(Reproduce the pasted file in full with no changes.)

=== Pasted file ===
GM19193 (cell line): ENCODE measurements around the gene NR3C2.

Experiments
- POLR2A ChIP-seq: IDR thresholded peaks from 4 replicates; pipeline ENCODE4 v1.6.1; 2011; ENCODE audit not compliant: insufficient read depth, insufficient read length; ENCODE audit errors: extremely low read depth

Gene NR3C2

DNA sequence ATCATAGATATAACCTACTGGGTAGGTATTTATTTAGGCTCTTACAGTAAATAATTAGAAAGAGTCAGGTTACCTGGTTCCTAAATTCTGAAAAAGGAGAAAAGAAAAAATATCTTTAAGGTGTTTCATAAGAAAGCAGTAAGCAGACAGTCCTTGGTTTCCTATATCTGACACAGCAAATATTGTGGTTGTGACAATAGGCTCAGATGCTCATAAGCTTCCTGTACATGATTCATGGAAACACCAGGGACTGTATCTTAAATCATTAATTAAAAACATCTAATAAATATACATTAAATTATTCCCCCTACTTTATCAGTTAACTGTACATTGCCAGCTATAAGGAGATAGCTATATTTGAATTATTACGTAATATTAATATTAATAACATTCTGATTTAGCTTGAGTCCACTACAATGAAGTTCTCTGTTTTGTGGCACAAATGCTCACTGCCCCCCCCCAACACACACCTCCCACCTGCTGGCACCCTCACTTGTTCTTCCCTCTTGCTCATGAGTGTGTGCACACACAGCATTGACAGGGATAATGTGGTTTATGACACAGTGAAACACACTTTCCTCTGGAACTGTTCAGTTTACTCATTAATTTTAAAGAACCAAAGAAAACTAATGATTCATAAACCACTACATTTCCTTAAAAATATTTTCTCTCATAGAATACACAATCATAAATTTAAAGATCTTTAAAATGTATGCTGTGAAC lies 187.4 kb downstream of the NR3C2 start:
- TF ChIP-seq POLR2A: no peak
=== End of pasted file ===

GM19193 (cell line): ENCODE measurements around the gene NR3C2.

Experiments
- POLR2A ChIP-seq: IDR thresholded peaks from 4 replicates; pipeline ENCODE4 v1.6.1; 2011; ENCODE audit not compliant: insufficient read depth, insufficient read length; ENCODE audit errors: extremely low read depth

Gene NR3C2

DNA sequence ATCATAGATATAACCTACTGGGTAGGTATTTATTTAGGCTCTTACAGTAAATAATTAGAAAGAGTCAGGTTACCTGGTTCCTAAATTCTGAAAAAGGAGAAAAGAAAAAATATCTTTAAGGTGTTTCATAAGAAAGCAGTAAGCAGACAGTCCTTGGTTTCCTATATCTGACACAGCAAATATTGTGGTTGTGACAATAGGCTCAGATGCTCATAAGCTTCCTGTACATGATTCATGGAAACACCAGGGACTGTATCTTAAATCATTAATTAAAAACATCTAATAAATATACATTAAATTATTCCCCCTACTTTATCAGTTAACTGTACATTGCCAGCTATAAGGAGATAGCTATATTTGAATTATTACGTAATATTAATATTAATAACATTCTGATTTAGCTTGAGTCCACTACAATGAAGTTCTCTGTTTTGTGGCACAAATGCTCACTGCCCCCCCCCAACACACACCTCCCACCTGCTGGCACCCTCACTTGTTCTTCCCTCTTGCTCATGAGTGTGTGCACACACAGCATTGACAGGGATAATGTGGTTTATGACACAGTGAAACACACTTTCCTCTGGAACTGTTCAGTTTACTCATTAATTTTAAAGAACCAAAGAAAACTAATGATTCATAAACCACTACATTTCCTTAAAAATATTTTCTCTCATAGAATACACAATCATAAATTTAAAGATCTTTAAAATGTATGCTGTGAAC lies 187.4 kb downstream of the NR3C2 start:
- TF ChIP-seq POLR2A: no peak